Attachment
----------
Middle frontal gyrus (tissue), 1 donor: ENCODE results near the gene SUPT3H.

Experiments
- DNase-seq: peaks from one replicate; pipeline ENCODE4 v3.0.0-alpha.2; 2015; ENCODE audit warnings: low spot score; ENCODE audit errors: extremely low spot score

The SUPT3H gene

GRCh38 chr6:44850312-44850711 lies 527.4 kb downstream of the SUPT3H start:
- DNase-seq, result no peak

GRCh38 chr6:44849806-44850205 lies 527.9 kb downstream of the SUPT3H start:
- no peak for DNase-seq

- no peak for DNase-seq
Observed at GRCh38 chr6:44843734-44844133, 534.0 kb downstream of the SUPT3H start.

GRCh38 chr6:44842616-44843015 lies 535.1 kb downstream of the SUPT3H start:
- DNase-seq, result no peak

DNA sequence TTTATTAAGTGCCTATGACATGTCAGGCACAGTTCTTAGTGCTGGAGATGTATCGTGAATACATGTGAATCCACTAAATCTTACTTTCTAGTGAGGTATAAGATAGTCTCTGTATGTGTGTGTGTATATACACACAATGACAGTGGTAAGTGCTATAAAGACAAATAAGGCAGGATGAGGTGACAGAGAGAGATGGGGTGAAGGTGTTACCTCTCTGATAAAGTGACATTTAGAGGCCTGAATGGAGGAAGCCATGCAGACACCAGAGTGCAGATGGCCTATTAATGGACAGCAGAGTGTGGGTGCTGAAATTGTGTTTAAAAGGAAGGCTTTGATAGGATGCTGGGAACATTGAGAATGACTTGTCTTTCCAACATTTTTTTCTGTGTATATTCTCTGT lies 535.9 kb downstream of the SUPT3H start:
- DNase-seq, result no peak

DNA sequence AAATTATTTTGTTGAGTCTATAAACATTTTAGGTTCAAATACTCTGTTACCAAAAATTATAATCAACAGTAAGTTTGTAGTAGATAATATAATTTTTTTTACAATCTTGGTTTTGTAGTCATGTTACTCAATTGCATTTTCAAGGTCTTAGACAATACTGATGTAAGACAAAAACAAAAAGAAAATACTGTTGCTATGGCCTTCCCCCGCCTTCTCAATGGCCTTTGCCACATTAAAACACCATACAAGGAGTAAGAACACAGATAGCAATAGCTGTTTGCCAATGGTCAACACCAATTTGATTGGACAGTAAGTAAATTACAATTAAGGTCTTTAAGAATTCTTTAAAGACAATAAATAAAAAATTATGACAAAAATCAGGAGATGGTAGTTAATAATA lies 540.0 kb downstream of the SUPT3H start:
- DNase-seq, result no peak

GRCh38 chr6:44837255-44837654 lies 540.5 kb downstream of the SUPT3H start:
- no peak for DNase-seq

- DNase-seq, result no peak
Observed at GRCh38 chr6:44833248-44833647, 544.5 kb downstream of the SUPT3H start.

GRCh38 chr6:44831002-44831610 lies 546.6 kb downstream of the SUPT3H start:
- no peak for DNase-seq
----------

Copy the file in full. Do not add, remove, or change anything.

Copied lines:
Middle frontal gyrus (tissue), 1 donor: ENCODE results near the gene SUPT3H.

Experiments
- DNase-seq: peaks from one replicate; pipeline ENCODE4 v3.0.0-alpha.2; 2015; ENCODE audit warnings: low spot score; ENCODE audit errors: extremely low spot score

The SUPT3H gene

GRCh38 chr6:44850312-44850711 lies 527.4 kb downstream of the SUPT3H start:
- DNase-seq, result no peak

GRCh38 chr6:44849806-44850205 lies 527.9 kb downstream of the SUPT3H start:
- no peak for DNase-seq

- no peak for DNase-seq
Observed at GRCh38 chr6:44843734-44844133, 534.0 kb downstream of the SUPT3H start.

GRCh38 chr6:44842616-44843015 lies 535.1 kb downstream of the SUPT3H start:
- DNase-seq, result no peak

DNA sequence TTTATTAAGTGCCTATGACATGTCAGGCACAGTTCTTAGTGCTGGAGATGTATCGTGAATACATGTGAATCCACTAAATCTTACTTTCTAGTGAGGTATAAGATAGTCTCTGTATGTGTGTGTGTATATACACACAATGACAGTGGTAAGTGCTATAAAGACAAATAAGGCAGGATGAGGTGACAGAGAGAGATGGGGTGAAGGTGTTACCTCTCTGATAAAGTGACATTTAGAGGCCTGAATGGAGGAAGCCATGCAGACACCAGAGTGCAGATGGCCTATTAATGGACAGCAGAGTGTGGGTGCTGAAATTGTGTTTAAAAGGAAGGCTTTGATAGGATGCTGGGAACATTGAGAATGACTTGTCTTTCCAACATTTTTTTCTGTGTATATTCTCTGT lies 535.9 kb downstream of the SUPT3H start:
- DNase-seq, result no peak

DNA sequence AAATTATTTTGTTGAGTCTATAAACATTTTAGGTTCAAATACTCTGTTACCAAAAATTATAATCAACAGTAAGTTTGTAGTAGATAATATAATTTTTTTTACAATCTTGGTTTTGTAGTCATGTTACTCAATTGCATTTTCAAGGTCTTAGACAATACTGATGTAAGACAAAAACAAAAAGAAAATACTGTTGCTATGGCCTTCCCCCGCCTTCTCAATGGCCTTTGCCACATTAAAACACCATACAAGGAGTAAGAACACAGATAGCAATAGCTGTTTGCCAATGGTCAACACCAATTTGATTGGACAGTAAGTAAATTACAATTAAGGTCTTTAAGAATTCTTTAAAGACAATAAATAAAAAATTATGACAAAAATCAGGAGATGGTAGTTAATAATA lies 540.0 kb downstream of the SUPT3H start:
- DNase-seq, result no peak

GRCh38 chr6:44837255-44837654 lies 540.5 kb downstream of the SUPT3H start:
- no peak for DNase-seq

- DNase-seq, result no peak
Observed at GRCh38 chr6:44833248-44833647, 544.5 kb downstream of the SUPT3H start.

GRCh38 chr6:44831002-44831610 lies 546.6 kb downstream of the SUPT3H start:
- no peak for DNase-seq